In the multiplex battle between fantasy and reality, fantasy won.
It was supposed to be a close race this weekend, with openings in the mid-$20-million range for both "Miss Peregrine's Home for Peculiar Children" -- the latest scary-but-sweet fable from Tim Burton -- and "Deepwater Horizon" -- the Mark Wahlberg action drama about the 2010 BP oil rig explosion. One was a dark fairy tale from a popular director, albeit one who's been off his game in recent years. The other was another thoughtful action film about a real-life tragedy, made by the same team that produced the hit "Lone Survivor." Both releases were opening on more than 3,250 screens, and both seemed to have reasonably strong appeal to different audiences, which is why pundits predicted a toss-up.
In the end, though, it wasn't really close. "Miss Peregrine" claimed an estimated $28.5 million debut, good for first place, while "Deepwater" opened at No. 2 with an estimated $20.6 million.
What's interesting, though, isn't so much the reasons that "Miss Peregrine" soared above expectations while "Deepwater" sank below them. Rather, what's interesting is what this weekend's face-off says about Hollywood's struggle to lure young adults back to the multiplex now that the cycle of literary franchise movies, from "Harry Potter" to "The Hunger Games," is dying down.
"Miss Peregrine," after all, doesn't just mark Burton's return to the sort of grim fairy tale that's his forte, after commercial stumbles such as "Dark Shadows" and biopic "Big Eyes." It also marks a potential franchise-launcher, based on the three beloved novels by Ransom Riggs. The gothic fantasy adventure film seemed designed to appeal not just to fans of the books, but to Burton fans and young adults in general. "Ender's Game" failed to launch a franchise, and the "Divergent" and "Maze Runner" films have been only modest successes at best compared to the exploits of Harry, Bella, and Katniss.
Still, it seems Fox picked the late-September release date in part because the studio's "Maze Runner" movies have primed this audience to expect such films at this time of year. "Miss Peregrine" was a risky play, and not just because of Burton's recent box office stumbles. Its star, Asa Butterfield, was also the star of "Ender's Game," and none of its other stars (save villain Samuel L. Jackson) is a box office draw. Reviews and word-of-mouth have been mostly mixed. That the film did (slightly) better than expected is a tribute to the appeal of Riggs' storytelling, Burton's return to his signature style, and the absence of rivals at the current marketplace for teen and young adult viewers.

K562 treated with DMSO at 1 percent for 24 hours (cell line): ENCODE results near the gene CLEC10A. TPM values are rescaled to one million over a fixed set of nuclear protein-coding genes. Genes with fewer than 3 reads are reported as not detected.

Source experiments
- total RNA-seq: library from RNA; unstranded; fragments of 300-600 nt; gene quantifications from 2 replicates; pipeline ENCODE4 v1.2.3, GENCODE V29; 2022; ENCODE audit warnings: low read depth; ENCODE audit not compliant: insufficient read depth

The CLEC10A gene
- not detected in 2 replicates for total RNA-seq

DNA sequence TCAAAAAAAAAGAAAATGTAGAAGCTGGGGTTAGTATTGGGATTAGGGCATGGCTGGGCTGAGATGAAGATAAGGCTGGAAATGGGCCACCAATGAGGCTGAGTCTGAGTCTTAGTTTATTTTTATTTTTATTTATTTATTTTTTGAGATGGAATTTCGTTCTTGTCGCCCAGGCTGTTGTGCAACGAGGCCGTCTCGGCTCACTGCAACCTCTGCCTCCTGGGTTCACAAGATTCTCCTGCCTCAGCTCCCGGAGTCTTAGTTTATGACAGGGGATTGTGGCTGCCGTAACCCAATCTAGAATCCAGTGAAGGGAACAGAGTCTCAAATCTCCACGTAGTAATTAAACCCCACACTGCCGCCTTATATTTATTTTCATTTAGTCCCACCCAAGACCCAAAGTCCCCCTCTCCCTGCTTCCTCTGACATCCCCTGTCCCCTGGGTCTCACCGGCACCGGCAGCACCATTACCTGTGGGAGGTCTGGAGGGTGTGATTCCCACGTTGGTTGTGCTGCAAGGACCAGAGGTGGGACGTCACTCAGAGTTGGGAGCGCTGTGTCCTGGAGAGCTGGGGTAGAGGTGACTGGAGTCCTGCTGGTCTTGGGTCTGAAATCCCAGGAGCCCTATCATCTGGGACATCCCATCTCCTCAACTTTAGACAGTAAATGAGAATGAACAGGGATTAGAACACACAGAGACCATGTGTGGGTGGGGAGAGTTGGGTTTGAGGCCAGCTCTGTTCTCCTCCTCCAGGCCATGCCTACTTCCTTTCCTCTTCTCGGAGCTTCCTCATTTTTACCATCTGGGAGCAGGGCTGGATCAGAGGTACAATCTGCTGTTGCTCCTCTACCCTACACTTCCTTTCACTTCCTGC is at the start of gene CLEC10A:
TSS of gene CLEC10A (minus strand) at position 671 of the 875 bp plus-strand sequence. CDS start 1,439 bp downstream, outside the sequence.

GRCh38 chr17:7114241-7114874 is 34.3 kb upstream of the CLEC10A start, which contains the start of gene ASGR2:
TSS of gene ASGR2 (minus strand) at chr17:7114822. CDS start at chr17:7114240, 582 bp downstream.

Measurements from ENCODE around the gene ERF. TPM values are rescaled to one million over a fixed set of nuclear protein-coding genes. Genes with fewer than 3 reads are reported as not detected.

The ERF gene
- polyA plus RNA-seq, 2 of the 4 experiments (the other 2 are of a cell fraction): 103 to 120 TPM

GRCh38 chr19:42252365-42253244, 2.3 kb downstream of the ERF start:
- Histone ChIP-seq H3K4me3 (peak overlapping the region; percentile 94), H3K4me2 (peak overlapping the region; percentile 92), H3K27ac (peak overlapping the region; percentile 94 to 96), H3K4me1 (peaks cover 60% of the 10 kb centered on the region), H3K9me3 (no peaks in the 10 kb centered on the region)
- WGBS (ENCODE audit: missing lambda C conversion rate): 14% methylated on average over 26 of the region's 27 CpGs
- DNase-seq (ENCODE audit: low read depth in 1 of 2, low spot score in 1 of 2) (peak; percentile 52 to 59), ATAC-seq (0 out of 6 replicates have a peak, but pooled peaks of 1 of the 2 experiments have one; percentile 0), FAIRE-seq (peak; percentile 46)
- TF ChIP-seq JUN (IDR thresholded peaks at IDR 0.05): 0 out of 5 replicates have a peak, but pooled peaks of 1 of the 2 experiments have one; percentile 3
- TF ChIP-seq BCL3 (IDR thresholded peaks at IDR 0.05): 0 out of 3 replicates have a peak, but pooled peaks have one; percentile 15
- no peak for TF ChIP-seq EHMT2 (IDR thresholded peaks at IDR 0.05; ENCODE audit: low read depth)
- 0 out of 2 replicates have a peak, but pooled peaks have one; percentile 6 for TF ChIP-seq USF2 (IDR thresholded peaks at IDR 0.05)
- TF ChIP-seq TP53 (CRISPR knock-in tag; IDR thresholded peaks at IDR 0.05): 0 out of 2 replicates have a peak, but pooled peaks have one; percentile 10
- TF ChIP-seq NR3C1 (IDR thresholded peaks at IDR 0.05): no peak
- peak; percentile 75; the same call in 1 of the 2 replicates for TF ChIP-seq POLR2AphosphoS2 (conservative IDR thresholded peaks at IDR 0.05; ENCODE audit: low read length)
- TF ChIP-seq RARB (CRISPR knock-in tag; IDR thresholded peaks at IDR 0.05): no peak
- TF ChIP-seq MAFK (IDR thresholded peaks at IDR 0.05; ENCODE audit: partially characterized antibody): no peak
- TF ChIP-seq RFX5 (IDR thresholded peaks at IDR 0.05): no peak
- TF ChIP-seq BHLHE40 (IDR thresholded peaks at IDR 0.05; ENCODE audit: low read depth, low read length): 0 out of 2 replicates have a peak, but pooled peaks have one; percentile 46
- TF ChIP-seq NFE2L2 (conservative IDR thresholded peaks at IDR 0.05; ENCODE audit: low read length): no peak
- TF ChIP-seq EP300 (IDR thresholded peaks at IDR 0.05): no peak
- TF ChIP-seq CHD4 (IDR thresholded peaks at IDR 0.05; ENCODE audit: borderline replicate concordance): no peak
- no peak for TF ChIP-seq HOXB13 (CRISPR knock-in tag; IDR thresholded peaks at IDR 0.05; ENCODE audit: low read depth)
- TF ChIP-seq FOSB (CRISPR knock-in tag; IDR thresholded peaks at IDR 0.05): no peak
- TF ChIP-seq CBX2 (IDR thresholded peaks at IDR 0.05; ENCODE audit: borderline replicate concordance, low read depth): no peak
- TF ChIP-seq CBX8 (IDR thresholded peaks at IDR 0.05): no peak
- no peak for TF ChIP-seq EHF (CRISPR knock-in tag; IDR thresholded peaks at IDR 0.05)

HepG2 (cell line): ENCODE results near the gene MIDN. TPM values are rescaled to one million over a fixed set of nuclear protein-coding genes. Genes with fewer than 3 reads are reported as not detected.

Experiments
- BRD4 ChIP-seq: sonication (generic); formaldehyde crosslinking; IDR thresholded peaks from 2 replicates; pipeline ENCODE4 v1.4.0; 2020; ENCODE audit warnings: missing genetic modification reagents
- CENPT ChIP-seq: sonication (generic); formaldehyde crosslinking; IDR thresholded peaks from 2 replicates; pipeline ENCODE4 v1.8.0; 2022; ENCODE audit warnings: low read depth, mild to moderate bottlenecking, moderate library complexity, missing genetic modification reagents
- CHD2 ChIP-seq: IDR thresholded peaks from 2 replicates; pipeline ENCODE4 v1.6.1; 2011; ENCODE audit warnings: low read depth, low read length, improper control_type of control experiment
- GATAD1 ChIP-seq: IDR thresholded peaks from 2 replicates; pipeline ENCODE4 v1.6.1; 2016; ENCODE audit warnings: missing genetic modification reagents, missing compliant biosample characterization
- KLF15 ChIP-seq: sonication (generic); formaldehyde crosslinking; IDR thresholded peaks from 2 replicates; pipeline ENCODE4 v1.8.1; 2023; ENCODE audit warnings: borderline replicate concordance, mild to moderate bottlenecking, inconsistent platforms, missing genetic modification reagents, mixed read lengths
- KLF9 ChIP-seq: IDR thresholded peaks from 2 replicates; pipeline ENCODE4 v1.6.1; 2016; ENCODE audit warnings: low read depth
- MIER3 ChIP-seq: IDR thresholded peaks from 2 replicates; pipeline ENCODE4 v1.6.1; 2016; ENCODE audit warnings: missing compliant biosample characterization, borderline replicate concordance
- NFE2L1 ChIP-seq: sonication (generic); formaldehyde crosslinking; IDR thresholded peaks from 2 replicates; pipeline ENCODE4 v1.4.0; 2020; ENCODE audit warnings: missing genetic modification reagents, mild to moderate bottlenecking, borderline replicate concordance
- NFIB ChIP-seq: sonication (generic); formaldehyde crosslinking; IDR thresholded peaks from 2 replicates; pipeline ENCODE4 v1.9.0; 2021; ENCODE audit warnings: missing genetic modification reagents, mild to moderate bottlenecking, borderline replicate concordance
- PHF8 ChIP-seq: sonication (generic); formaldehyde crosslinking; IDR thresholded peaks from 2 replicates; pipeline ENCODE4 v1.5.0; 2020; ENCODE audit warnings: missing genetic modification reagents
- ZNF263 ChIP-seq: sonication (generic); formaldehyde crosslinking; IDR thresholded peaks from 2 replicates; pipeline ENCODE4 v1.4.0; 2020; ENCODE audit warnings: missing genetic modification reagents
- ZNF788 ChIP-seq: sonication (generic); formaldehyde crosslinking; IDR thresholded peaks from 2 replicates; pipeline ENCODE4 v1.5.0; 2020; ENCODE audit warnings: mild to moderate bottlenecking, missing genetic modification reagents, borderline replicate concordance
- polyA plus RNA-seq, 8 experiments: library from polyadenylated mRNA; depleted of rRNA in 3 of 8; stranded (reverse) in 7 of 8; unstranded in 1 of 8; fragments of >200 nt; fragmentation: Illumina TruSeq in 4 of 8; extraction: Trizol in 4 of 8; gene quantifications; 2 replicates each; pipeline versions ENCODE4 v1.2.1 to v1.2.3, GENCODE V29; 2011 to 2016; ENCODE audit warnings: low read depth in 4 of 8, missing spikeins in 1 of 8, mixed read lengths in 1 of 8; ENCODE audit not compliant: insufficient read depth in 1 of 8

"Deepwater" distributor Lionsgate made its fortune on such young-adult fantasy/sci-fi franchise films, including the "Twilight" and "Hunger Games" franchises and the first two "Divergent" movies. But it's also had some major flops in the genre, including "Ender's Game" and this year's "The Divergent Series: Allegiant." Still, the independent studio's franchise hits have given Lionsgate the resources to branch out into costly action blockbusters like "Deepwater," which cost a reported $156 million to make -- $110 to $120 million after tax incentives. The major studios are reluctant to invest that much money in a movie that doesn't have potential sequels, so Lionsgate's willingness to give "Battleship" director Peter Berg that nine-figure sum on a one-shot property is a tremendous risk.
Lionsgate was apparently banking on "Deepwater" to have the same tale-of-all-American-heroism appeal as Berg's "Lone Survivor," complete with a starring turn by the generally-dependable box office drawing power of Wahlberg. It also banked on the movie appealing to critics, with the film enjoying a prominent screening last month at the Toronto Film Festival to generate buzz. (Indeed, the reviews have been strong, as has word-of-mouth.)
And yet, viewers didn't really show up. The main problem seems to be that, unlike Lionsgate's bread-and-butter movies, "Deepwater" seemed designed to appeal primarily to older adults. Not only is this an audience Lionsgate hasn't a lot of practice attracting, but it's also an audience with a lot of current movies competing for its attention, including last week's chart-topper "The Magnificent Seven" and September's biggest hit, "Sully."
Even with "Miss Peregrine" outperforming expectations, it's difficult to build a billion-dollar franchise off just a $28.5 million opening weekend. So the hunt for the next Katniss will continue.
When his beloved grandfather leaves Jake clues to a mystery that spans different worlds and times, he finds a magical place known as Miss Peregrine's School for Peculiar Children. But the mystery and danger deepen as he gets to know the residents and learns about their special powers - and their terrifying enemies. Ultimately, Jake discovers that only his own special peculiarity can save his new friends. Based on the novel "Miss Peregrine's Home For Peculiar Children," written by Ransom Riggs. Read More
On April 20, 2010, the Deepwater Horizon drilling rig explodes in the Gulf of Mexico, igniting a massive fireball that kills several crew members. Chief electronics technician Mike Williams (Mark Wahlberg) and his colleagues find themselves fighting for survival as the heat and the flames become stifling and overwhelming. Banding together, the co-workers must use their wits to make it out alive amid all the chaos. Read More